Rather than foreclosing at the bottom of the market, with limited scope to exit assets or manage operations any better than current owners, lenders have opted to waive covenants, extend terms and in some cases lay on additional capital.
For example, cinema business Cinemark US and casino operator Wynn Resorts were both able to secure covenant waivers through the COVID-19 dislocation period.
Leisure companies have also been able to buy time by accessing debt markets, with some coming to market multiple times. Even though they have had to keep their doors shut and future trading has remained uncertain, lenders have still been willing to back these credits.
Cruise line operator Carnival, for example, which took a US$10.2 billion loss in 2020, raised a US$4 billion bond in April 2020, before securing further US$1.45 billion and €500 million bond issues in November 2020. This year, on February 22, Carnival announced it has commenced a public offering of US$1 billion of shares of common stock.
US cinema chain AMC, meanwhile, raised US$500 million from a sale of senior bonds with a 10.5% coupon in April 2020 and, despite undertaking a debt restructuring in July, was able to lock in a further US$900 million of funding during December 2020 and January 2021.
M&A has also offered leisure and hospitality a pathway to stability and liquidity through lockdown disruption, with new groups of investors seeing an opportunity to invest in leisure companies at the bottom of the market in anticipation of the hospitality sector reopening.
The sharp increase in fundraising by special purpose acquisition companies (SPACs)—blank check companies that raise money on stock markets to invest in M&A transactions—is an example of this. According to Dealogic, SPACs raised a record US$82.45 billion in 2020. Some of these funds are being invested in leisure and hospitality deals.
A mixed recovery
Although vaccine rollouts offer leisure and hospitality companies the promise of recommencing trading, it remains to be seen how much the industry has been reshaped.
There are already early signs of a two-pace recovery when it comes to business and leisure travel. Analysis of leisure and business travel by McKinsey following the 2008 global liquidity crisis found that international business travel from the US fell by 13% versus a 7% decline in leisure travel. Leisure travel also recovered faster, taking two years to fully recover versus a five-year year recovery for business travel.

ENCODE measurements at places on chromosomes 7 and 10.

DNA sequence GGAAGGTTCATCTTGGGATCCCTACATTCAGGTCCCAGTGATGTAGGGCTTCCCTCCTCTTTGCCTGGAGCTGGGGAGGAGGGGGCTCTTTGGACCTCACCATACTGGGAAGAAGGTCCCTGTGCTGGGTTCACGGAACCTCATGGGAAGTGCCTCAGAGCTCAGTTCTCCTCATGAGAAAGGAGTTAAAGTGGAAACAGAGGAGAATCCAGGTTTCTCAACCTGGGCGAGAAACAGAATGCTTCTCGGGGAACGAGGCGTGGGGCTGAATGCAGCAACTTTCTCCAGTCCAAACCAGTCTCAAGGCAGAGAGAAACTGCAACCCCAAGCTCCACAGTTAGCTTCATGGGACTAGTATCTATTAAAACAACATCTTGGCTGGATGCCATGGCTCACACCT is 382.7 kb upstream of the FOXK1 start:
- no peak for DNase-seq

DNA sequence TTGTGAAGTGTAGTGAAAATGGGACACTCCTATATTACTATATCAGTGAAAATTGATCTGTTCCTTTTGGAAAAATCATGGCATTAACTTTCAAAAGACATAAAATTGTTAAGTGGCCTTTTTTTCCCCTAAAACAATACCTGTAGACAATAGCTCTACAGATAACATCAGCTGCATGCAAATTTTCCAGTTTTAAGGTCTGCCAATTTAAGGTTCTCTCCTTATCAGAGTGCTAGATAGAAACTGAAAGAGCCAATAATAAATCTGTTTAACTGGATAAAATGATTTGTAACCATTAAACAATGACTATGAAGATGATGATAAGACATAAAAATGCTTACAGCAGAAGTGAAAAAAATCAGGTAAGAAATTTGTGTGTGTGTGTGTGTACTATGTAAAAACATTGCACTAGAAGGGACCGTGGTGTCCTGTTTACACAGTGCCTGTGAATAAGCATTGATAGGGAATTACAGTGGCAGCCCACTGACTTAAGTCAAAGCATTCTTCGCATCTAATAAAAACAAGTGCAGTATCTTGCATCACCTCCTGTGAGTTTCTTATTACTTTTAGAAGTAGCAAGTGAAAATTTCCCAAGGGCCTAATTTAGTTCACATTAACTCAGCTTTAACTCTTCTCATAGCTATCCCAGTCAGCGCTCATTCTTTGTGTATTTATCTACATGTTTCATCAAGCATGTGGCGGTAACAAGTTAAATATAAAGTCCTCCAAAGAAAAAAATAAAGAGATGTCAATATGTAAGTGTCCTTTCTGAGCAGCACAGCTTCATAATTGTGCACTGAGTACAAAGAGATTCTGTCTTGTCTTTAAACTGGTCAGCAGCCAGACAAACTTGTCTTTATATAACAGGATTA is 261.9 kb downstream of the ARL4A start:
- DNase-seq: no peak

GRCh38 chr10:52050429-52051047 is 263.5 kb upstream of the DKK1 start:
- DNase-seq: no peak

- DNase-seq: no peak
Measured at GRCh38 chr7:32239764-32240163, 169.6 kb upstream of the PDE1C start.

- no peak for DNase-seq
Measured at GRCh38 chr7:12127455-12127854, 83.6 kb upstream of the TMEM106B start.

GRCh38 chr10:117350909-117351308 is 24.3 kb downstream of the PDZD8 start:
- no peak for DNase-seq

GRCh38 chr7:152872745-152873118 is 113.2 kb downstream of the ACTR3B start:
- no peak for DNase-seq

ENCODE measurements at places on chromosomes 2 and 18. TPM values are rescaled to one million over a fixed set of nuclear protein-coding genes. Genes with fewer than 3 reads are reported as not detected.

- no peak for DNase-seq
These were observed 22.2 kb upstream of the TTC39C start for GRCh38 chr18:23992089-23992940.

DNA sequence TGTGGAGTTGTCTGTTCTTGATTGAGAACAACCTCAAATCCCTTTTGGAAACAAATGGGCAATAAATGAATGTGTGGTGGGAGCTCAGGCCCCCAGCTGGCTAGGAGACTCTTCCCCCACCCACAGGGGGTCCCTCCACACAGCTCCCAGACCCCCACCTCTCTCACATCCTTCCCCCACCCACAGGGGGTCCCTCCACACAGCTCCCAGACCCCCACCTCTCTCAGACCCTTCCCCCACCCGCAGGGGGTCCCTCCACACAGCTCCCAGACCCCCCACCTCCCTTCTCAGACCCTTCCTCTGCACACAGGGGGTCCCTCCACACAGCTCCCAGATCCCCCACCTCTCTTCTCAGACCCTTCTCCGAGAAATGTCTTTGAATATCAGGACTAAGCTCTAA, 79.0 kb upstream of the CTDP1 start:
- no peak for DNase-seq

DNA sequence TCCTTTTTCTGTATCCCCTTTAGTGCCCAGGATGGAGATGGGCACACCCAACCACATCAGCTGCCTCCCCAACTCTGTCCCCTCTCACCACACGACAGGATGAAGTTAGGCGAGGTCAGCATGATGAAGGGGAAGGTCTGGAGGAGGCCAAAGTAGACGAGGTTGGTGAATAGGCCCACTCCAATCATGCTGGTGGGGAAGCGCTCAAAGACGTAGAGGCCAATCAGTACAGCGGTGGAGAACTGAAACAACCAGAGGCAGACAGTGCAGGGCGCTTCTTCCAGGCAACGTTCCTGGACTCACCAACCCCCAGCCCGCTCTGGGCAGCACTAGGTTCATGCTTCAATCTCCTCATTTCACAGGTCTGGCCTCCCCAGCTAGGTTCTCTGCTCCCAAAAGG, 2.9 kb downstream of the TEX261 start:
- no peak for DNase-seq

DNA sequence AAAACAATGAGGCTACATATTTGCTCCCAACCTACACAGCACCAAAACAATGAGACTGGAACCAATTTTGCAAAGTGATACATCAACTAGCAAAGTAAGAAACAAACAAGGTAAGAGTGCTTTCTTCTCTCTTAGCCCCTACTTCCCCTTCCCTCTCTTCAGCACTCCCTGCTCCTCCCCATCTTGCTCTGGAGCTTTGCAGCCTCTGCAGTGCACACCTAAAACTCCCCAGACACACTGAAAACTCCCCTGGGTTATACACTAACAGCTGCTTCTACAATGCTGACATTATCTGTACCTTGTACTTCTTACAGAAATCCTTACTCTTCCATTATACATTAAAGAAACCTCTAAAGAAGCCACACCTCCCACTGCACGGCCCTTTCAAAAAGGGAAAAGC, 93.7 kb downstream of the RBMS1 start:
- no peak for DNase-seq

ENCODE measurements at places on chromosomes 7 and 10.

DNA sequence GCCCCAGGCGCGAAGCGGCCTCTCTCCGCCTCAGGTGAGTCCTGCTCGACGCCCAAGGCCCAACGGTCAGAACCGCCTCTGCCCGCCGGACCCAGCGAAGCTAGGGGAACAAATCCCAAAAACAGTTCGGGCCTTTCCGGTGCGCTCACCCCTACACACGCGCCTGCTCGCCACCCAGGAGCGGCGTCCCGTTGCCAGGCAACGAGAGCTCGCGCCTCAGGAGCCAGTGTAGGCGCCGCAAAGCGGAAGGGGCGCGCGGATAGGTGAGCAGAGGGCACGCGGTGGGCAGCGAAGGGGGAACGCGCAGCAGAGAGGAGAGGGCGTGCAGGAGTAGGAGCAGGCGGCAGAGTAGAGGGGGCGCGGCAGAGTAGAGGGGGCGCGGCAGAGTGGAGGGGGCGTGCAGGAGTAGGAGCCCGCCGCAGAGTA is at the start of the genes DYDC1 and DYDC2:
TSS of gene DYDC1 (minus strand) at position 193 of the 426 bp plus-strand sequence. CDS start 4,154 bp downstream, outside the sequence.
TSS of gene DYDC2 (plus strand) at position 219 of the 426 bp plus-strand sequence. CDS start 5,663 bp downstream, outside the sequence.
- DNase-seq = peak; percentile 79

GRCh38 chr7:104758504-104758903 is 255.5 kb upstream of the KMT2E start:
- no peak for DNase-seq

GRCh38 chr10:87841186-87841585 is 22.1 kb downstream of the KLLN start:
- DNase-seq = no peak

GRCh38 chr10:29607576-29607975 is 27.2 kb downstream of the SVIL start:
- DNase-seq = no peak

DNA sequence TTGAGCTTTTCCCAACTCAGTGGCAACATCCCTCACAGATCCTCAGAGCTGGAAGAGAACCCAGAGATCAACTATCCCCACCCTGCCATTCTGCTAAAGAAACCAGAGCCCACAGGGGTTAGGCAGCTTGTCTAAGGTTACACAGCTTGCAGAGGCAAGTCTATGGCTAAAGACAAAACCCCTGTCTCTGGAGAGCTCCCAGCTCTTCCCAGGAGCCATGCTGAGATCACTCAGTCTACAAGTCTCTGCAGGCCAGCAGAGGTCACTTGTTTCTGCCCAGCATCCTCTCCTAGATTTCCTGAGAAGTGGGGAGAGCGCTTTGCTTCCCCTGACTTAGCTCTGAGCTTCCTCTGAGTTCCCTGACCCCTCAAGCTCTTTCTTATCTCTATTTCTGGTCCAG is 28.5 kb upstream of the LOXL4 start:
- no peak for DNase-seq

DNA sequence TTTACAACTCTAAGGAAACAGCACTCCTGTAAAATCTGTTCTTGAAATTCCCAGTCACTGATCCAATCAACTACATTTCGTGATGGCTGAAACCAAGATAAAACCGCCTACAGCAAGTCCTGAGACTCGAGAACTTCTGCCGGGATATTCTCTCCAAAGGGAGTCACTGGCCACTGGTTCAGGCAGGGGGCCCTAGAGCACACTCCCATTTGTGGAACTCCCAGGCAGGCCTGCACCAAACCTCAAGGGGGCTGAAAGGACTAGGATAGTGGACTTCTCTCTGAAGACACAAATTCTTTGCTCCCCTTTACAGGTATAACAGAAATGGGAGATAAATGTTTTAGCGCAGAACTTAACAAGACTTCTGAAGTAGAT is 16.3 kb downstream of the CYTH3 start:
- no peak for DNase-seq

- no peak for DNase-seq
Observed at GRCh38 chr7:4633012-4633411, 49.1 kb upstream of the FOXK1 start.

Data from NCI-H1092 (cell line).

The contrast could be even starker following COVID-19, as businesses have switched to digital conferencing. Many executives may see no need to continue traveling with the same frequency post-pandemic. This could have a long-term impact on airlines, which rely on corporate travelers for the bulk of their margins, as well as hotels that rely on corporate travelers for occupancy.
The outlook for leisure travel is much more upbeat. Choice Hotels, for example, reported a surge in revenue from domestic US travelers through the summer, with Airbnb also noting a rise in bookings for local trips. US campsite listings platform Tentrr recorded year-on-year growth of 400% in the summer and luxury camping website Glamping Hub posted record months in May, June and July.
As economies reopen and businesses and lenders form clearer pictures of future company earnings, more financial distress is expected to wash through the leisure and hospitality space. S&P, for example, forecasts that leveraged loan default rates will rise to 8% by June 2021, with leisure identified as one of the sectors that will lead default numbers.
Whether a leisure business focuses on holiday or business travel could be a key factor in determining which side of the financial distress line it will fall on.